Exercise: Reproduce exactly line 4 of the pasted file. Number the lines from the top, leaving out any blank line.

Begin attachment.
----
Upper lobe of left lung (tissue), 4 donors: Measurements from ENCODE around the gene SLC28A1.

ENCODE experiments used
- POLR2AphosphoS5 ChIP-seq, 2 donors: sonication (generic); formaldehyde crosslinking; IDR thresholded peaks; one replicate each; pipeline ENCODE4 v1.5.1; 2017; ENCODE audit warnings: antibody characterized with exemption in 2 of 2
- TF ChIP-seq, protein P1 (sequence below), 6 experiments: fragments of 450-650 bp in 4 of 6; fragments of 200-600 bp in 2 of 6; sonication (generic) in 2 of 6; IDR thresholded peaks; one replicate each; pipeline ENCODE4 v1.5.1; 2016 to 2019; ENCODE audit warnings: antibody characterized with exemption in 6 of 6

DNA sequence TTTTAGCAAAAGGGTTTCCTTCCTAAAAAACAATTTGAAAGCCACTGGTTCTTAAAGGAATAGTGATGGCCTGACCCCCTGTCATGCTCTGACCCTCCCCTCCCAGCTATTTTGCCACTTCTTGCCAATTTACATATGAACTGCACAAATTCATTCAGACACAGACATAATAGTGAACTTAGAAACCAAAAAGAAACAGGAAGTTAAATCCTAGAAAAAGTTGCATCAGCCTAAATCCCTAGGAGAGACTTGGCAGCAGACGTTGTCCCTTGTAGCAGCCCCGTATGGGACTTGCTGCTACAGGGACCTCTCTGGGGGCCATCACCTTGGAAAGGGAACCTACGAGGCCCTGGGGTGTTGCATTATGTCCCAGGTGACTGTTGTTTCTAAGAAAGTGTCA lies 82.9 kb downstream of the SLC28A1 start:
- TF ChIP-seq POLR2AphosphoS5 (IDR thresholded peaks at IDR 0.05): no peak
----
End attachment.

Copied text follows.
- TF ChIP-seq, protein P1 (sequence below), 6 experiments: fragments of 450-650 bp in 4 of 6; fragments of 200-600 bp in 2 of 6; sonication (generic) in 2 of 6; IDR thresholded peaks; one replicate each; pipeline ENCODE4 v1.5.1; 2016 to 2019; ENCODE audit warnings: antibody characterized with exemption in 6 of 6